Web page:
There’s no question diligent investors should be careful not to become too attached to their stocks. After all, knowing when to sell is just as important as being able to identify great stocks in the first place.
However, that doesn’t mean investors shouldn’t maintain a hearty appreciation for the businesses behind the stocks they own. With this in mind, and with Valentine’s Day upon us, here are three solid stocks with which any long-term investor can safely fall in love.
Cooking up profits
First up, consider Olive Garden and LongHorn Steakhouse operator Darden Restaurants, Inc. (NYSE:DRI). After all, however much you like to cook at home, Valentine’s Day remains one of the busiest days of the year for many restaurants, and any one of Darden’s eight brands will be happy to take your reservation.
On one hand, the company is going through a rough patch along with the entire restaurant industry as cash-strapped consumers increasingly opt for more affordable, fast-casual options like Chipotle Mexican Grill, Inc. (NYSE:CMG). On the other hand, and as a result, Darden is currently trading near 52-week lows at just 13.57 times trailing earnings. In addition, it’s solidly profitable and boasts a 4.2% dividend yield, so investors can be paid for their patience as they wait for the economy to rebound. When that happens, it’s a safe bet to expect Darden’s shares will follow suit.
Diamonds, sweets, and railroads
Next up, lovelorn investors might be able to to find happiness in owning shares of Berkshire Hathaway Inc.(NYSE:BRK.A).
Exactly what, you ask, does Warren Buffett’s massive financial holding company have to do with Valentine’s Day? In addition to owning Geico Auto Insurance and Burlington Northern Santa Fe, Berkshire is also responsible for operating multiple jewelry subsidiaries including Borsheim’s, Ben Bridge Jewelers, and Helzberg Diamonds. What’s more, for consumers with a sweet tooth, Berkshire also runs Dairy Queen and See’s Candies; if that’s not a perfect play on Valentine’s Day, I don’t know what is.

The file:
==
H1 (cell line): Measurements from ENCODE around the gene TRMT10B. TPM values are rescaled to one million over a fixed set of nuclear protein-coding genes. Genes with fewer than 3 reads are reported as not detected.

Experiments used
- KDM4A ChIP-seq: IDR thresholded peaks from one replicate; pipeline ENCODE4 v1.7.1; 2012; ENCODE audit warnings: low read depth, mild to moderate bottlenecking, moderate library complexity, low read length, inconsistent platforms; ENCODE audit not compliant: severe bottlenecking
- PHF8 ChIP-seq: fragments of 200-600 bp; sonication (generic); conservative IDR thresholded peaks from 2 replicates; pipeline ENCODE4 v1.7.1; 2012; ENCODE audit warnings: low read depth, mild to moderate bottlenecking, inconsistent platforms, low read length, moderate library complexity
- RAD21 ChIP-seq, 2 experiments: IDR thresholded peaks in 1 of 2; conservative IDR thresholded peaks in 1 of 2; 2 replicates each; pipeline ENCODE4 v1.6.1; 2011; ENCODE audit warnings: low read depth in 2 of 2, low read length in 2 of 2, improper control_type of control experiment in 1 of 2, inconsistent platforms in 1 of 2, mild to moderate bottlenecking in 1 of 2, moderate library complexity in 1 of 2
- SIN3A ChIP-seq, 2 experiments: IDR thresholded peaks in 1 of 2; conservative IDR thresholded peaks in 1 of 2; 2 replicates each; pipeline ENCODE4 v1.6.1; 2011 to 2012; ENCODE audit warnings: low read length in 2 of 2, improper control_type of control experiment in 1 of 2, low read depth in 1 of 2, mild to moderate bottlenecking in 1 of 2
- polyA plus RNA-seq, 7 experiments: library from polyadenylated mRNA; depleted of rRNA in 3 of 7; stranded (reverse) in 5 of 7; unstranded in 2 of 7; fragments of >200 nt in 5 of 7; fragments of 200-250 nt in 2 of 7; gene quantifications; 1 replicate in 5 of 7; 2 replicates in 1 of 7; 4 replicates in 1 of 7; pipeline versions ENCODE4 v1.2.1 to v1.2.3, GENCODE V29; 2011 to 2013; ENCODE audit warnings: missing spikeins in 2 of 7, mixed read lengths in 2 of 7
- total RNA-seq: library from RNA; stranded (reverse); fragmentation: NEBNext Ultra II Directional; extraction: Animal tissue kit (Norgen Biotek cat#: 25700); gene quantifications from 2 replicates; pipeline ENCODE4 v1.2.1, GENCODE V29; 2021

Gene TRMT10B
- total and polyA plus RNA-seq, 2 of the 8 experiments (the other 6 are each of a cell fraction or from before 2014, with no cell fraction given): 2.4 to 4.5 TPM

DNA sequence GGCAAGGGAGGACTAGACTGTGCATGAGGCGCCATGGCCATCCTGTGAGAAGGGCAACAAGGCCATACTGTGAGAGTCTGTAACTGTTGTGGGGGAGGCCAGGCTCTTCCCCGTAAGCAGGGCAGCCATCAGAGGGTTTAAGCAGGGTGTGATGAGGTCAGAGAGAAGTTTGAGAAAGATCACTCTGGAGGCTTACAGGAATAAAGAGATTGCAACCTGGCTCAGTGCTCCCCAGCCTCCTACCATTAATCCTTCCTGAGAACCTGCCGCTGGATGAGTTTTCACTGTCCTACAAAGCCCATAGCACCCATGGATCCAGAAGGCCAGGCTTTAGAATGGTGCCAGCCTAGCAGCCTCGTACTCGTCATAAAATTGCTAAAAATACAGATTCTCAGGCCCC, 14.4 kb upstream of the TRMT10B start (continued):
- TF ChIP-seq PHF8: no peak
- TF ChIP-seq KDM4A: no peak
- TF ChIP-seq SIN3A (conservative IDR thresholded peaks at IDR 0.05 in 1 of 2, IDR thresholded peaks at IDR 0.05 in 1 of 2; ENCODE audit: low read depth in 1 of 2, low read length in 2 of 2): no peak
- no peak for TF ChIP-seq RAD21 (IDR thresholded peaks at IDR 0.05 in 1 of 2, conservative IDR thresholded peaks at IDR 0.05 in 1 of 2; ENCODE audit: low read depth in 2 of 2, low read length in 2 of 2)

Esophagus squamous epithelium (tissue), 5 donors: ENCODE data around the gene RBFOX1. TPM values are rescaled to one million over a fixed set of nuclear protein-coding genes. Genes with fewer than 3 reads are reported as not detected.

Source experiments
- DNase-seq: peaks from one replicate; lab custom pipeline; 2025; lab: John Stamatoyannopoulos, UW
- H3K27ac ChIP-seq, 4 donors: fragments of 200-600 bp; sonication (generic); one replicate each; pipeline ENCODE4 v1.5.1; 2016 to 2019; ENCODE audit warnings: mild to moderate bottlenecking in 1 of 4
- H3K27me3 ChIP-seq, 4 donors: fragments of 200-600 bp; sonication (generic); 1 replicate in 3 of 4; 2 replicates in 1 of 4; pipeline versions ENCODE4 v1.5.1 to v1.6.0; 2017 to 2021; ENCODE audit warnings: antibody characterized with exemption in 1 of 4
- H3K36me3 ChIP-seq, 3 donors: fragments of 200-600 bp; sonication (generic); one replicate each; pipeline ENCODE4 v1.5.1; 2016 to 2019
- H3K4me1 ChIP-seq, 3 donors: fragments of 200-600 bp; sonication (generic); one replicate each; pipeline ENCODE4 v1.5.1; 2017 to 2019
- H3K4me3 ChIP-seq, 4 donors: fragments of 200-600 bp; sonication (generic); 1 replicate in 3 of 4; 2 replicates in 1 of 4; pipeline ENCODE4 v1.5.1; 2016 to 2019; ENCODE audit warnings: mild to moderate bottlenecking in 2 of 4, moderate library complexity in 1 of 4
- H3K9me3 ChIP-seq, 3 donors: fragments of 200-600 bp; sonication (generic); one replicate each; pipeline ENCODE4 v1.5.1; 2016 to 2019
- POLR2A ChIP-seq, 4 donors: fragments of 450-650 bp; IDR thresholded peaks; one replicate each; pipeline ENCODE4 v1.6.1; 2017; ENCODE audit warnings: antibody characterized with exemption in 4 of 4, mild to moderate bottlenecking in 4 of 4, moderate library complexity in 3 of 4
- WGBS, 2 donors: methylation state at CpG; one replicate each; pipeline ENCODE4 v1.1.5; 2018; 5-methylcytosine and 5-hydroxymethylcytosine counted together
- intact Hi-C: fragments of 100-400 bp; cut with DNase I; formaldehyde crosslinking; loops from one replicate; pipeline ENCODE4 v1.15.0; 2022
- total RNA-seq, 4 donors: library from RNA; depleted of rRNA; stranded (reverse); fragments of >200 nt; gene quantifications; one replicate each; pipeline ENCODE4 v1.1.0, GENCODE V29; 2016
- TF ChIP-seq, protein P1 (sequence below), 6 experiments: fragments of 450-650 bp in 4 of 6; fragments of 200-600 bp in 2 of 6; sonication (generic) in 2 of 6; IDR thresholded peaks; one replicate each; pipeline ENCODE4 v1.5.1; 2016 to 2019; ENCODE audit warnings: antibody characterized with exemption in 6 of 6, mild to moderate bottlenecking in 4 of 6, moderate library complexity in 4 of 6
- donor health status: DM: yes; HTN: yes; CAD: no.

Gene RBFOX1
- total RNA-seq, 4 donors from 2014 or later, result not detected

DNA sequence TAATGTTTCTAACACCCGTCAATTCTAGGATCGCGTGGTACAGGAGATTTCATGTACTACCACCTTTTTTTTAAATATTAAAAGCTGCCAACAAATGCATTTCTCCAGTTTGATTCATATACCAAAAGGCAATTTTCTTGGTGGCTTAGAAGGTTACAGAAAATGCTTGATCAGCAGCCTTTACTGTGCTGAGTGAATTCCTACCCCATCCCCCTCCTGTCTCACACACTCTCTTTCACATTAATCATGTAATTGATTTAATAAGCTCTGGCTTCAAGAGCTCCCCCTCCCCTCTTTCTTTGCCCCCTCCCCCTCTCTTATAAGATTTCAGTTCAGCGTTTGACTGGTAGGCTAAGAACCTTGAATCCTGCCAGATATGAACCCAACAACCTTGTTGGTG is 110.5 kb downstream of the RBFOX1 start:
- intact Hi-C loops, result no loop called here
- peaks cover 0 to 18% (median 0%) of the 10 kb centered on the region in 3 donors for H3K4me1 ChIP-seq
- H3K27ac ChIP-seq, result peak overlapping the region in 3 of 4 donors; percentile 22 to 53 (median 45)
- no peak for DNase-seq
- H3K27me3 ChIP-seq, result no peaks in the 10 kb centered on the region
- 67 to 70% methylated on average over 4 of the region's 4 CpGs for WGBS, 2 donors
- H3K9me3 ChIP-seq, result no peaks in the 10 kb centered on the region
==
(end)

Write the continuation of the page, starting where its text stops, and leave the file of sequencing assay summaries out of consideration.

With a book value of $78.55 per Class B share, Berkshire is currently trading at just a slight premium to the 1.2 times at which Buffett himself stated he would be comfortable buying shares. Even so, any investor would be hard pressed to find a more diversified company capable of creating such substantial long-term value for shareholders.
Luxury shoes and handbags
On the other side of the gift spectrum, luxury handbag maker Coach, Inc.(NYSE:COH) has been busy trying to prove diamonds aren’t a girl’s best friend.
Fortunately for investors waiting on the sidelines, Coach is still reeling after badly missing earnings estimates last month for the first time in 11 quarters. To be sure, the stock dropped 16% in the day following the announcement during which shareholders not only learned its core North American market dropped 2%, but also that the company will pursue a potentially ill-advised foray into the already crowded footwear market. However, with $859 million in cash and equivalents and almost no debt, Coach seems bent on rewarding shareholders who stick around through share repurchases and a 2.5% dividend which has quadrupled since 2009.
In addition, while Coach increased overall revenue by a meager 4% in the most recent quarter, its sales in China skyrocketed 40% from the year-ago period, signaling significant strength in the nation that holds nearly one-fifth of the world’s population. Even still, Coach has plenty of room to expand in the country and expects to grow its locations’ total square footage by 35% when all’s said and done by the end of fiscal 2013.